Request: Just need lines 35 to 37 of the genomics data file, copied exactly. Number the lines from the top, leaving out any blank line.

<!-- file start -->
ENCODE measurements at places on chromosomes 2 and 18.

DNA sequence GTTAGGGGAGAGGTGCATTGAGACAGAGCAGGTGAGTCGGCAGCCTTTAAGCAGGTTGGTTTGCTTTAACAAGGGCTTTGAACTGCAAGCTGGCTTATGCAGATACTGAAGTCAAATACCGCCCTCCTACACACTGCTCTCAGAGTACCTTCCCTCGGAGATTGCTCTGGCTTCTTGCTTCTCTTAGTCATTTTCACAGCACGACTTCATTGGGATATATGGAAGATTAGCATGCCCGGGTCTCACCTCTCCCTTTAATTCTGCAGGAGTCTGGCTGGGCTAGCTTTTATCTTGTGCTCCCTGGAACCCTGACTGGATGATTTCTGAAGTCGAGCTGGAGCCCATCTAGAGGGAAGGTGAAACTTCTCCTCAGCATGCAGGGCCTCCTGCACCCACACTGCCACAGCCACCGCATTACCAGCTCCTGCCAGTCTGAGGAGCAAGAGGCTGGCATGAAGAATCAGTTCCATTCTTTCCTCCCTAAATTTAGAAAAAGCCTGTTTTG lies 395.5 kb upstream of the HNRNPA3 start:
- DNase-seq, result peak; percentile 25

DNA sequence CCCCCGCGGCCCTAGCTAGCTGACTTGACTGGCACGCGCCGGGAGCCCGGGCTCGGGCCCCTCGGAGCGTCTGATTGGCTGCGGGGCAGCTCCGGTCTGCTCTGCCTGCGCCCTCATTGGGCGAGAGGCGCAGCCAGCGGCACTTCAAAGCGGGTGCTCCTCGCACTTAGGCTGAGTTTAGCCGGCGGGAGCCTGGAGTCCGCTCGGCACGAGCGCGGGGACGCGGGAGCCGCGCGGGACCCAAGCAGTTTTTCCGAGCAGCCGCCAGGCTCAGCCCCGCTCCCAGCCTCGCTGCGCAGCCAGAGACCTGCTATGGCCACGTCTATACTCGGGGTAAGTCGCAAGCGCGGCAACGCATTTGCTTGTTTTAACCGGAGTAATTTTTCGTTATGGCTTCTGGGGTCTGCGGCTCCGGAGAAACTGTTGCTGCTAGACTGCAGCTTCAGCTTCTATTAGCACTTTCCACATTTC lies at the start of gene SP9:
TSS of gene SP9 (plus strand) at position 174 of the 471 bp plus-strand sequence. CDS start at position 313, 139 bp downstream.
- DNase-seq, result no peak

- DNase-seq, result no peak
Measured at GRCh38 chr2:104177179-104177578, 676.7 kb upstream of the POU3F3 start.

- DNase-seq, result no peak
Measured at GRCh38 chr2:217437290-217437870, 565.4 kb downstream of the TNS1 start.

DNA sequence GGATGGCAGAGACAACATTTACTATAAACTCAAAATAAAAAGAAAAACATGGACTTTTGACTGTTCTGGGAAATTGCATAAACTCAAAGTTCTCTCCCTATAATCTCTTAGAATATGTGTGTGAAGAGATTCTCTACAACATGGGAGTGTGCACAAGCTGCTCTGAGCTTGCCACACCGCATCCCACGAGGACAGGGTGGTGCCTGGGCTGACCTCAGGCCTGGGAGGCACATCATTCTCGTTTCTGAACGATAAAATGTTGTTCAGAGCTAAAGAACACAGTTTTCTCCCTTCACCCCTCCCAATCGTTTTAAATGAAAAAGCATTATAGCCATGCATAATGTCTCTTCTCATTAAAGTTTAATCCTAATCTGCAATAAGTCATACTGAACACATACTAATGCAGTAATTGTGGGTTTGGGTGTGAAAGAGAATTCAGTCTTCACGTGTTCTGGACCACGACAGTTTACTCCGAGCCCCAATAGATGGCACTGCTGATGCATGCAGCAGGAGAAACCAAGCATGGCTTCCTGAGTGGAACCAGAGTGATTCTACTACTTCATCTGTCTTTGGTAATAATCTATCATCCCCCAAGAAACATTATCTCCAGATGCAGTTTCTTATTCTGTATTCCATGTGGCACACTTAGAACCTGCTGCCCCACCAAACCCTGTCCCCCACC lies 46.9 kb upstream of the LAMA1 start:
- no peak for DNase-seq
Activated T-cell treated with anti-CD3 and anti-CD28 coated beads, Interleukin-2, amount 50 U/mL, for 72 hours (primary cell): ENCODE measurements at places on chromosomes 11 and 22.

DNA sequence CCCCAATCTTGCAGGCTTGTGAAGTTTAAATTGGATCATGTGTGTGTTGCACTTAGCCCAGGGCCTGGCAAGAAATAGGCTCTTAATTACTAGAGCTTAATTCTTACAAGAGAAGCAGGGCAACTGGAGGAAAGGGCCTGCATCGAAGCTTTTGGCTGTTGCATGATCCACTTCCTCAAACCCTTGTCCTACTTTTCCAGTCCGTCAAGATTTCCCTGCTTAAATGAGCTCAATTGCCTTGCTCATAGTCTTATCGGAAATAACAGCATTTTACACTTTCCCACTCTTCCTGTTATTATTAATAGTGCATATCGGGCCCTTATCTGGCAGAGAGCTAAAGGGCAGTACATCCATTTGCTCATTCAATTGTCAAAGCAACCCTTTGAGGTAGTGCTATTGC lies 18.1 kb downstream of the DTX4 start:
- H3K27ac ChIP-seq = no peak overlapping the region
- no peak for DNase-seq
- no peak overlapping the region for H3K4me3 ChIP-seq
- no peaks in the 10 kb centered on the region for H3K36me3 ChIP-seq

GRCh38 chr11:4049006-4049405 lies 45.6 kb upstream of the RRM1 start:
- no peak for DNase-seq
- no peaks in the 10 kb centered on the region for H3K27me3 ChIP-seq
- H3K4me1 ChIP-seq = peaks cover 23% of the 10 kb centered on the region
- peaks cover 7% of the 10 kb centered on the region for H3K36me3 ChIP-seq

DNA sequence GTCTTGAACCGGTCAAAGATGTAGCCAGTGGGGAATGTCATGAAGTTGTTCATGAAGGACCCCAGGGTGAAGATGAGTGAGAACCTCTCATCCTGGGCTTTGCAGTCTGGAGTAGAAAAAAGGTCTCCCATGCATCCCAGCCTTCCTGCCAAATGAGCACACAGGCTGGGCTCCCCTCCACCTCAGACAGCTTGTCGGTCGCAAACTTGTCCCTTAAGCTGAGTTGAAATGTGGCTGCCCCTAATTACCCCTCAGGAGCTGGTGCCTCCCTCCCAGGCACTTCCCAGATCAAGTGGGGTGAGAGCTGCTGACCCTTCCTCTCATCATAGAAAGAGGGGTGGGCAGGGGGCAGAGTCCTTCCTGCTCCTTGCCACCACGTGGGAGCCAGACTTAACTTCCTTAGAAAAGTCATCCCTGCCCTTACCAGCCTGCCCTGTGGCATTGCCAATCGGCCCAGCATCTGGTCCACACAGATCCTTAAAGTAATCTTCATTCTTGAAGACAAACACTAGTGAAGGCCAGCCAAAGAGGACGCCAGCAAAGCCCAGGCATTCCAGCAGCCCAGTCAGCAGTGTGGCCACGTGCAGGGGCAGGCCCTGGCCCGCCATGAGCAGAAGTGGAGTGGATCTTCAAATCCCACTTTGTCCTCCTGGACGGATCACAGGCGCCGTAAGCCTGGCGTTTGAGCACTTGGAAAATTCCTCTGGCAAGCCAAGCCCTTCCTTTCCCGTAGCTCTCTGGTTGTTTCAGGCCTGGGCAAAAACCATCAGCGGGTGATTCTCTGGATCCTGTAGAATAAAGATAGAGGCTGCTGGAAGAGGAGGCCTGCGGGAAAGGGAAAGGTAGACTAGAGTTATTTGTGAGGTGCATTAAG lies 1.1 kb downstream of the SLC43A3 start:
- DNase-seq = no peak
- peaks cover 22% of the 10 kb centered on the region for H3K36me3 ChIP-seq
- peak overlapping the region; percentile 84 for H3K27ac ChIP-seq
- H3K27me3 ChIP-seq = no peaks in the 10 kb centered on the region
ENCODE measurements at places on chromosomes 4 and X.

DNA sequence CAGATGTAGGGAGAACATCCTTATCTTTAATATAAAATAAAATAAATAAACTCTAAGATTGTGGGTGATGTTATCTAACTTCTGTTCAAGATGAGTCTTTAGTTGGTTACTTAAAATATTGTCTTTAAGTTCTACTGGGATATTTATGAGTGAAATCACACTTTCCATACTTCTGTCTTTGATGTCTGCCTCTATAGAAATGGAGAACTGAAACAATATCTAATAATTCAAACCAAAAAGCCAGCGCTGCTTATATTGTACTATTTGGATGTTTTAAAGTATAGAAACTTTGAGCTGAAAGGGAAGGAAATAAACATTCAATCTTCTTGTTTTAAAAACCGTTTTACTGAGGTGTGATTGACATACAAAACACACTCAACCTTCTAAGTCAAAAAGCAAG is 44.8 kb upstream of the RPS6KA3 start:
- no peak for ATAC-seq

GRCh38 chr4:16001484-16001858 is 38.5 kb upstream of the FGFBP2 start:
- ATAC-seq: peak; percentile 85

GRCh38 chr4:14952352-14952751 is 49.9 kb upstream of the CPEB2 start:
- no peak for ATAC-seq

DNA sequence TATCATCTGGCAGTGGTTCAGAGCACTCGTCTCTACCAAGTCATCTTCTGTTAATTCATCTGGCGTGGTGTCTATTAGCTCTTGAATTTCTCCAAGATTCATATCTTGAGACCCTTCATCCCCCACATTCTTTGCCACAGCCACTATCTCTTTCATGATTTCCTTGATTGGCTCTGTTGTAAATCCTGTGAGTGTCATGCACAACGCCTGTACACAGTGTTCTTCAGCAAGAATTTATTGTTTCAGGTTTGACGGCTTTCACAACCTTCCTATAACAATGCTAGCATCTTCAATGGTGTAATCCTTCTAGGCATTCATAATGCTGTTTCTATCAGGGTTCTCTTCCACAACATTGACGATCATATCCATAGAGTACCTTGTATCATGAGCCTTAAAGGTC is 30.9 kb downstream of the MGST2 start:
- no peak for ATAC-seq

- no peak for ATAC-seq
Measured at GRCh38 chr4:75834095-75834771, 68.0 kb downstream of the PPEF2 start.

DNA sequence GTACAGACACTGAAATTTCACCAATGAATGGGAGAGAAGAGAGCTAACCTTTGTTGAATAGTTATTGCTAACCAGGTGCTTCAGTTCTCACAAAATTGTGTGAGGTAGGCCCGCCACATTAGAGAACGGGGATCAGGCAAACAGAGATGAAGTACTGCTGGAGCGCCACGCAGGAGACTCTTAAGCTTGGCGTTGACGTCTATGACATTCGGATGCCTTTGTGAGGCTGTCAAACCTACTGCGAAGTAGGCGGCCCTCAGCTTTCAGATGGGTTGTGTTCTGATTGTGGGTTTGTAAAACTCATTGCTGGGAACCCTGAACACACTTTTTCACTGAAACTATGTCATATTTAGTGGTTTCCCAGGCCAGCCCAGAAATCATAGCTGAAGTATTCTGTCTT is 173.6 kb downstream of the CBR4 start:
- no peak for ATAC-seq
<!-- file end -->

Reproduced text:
- no peak for ATAC-seq

DNA sequence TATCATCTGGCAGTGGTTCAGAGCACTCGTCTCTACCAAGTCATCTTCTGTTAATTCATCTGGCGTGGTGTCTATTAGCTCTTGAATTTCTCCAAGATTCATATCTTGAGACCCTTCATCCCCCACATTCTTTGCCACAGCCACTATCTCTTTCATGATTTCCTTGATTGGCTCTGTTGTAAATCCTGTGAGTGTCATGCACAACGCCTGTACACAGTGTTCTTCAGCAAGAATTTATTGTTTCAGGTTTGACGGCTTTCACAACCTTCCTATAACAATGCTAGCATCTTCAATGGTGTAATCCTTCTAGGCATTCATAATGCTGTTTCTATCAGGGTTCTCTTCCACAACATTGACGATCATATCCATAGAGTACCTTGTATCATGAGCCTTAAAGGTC is 30.9 kb downstream of the MGST2 start:
- no peak for ATAC-seq